Friday, August 5, 2011

3 Trends in Customer Service that Your GrandPa Would Love

How many times have you gone into a store and been greeted by a surprisingly cheerful cashier and thought to yourself that you just want to pay for your purchases and go home?  Technology has changed and we’ve found that there were faster ways to do things, sacrificing along the way, to the point that now; we miss the good ole days.  We want friendly customer service. We want technology to take a back seat to providing an experience that we will have the desire to duplicate.

The grocery store chain Albertsons has responded to this feeling among consumers by announcing their intention to remove all of their “self-check” registers at their stores.  Kroger is also going to take on a similar policy. Reactions are mixed; with some feeling like it will do wonders for customer service (as well as adding additional jobs) and others feel it takes the “choice” to interact with a human being away from the consumer.

This comes at the same time that Albertsons is also announcing a DMV Kiosk in Las Vegas.
The trend here, when you consider it, is pretty simple to see: People want great customer service, but they don’t want to deal with rude employees. If you’re planning on removing a “self-service” or “automated” system, here are some things that I think you need to be sure to do.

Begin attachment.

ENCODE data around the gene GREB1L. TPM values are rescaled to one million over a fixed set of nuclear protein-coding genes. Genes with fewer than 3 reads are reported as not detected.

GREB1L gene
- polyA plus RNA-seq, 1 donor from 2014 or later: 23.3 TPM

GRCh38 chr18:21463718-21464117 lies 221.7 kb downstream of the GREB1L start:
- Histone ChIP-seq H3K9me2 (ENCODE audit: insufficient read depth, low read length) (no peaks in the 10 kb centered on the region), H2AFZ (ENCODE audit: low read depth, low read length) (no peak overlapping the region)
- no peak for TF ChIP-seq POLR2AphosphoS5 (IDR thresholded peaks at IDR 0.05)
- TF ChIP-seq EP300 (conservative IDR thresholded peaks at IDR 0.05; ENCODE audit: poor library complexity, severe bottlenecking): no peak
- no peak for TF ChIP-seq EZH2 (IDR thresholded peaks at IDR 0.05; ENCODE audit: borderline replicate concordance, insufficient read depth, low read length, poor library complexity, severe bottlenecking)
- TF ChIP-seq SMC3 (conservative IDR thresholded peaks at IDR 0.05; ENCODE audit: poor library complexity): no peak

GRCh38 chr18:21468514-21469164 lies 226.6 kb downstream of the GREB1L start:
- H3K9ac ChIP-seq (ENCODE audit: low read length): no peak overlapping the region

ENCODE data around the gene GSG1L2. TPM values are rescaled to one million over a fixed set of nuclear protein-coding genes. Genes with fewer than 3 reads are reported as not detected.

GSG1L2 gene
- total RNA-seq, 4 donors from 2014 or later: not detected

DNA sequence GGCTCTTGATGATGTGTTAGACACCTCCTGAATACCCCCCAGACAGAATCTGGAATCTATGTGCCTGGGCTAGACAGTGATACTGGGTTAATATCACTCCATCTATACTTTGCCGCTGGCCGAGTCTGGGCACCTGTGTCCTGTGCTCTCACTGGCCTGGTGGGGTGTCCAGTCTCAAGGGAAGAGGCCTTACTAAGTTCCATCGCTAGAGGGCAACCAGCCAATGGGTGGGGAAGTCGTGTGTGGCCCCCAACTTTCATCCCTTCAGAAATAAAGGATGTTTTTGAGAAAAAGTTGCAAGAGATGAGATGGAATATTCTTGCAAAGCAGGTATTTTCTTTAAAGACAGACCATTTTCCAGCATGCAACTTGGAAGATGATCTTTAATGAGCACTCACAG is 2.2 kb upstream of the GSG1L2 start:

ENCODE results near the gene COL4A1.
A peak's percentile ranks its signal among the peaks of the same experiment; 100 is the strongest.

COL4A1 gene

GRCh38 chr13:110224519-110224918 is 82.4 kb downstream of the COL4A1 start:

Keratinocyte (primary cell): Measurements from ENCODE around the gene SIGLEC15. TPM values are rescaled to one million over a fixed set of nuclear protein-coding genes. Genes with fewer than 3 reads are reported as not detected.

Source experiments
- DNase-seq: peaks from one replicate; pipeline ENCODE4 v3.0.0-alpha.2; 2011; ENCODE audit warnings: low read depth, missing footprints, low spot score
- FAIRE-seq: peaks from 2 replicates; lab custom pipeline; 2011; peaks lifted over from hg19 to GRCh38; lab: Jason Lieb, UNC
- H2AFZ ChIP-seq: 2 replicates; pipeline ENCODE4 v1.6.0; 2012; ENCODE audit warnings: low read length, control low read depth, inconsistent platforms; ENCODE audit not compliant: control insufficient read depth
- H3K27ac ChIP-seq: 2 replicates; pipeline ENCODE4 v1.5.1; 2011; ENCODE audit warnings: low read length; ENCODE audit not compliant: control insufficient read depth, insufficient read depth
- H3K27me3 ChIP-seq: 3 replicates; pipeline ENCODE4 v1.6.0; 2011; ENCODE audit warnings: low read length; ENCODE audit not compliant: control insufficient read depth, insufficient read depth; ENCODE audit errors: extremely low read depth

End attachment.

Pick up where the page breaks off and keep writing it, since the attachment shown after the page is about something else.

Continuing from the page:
• Retrain front line employees in the art of customer service. You have to make customer representatives care about the interactions with their customers. It has to be a pleasing part of their day.
  • Create a Twitter account and assign someone (not an intern) to the responsibility.  There will be some people who will not be excited about the new approach to customer service, so you have to give options on how they can get in contact a member of your team.
  • Trust employees to make the right decisions. You have to give people some room to maneuver to turn what could be a losing situation into a winning one.  This comes down to educating phone operators and giving them some room to help.
It can be a bit of a daunting thought to remove all of the “non-personable” aspects of your customer service.  Albertsons and Kroger are both looking at a situation where they will need more staff on hand to create a great experience that will keep people coming back. If you’re currently considering this, just be sure that you plan ahead and be prepared to handle the additional volume that will occur.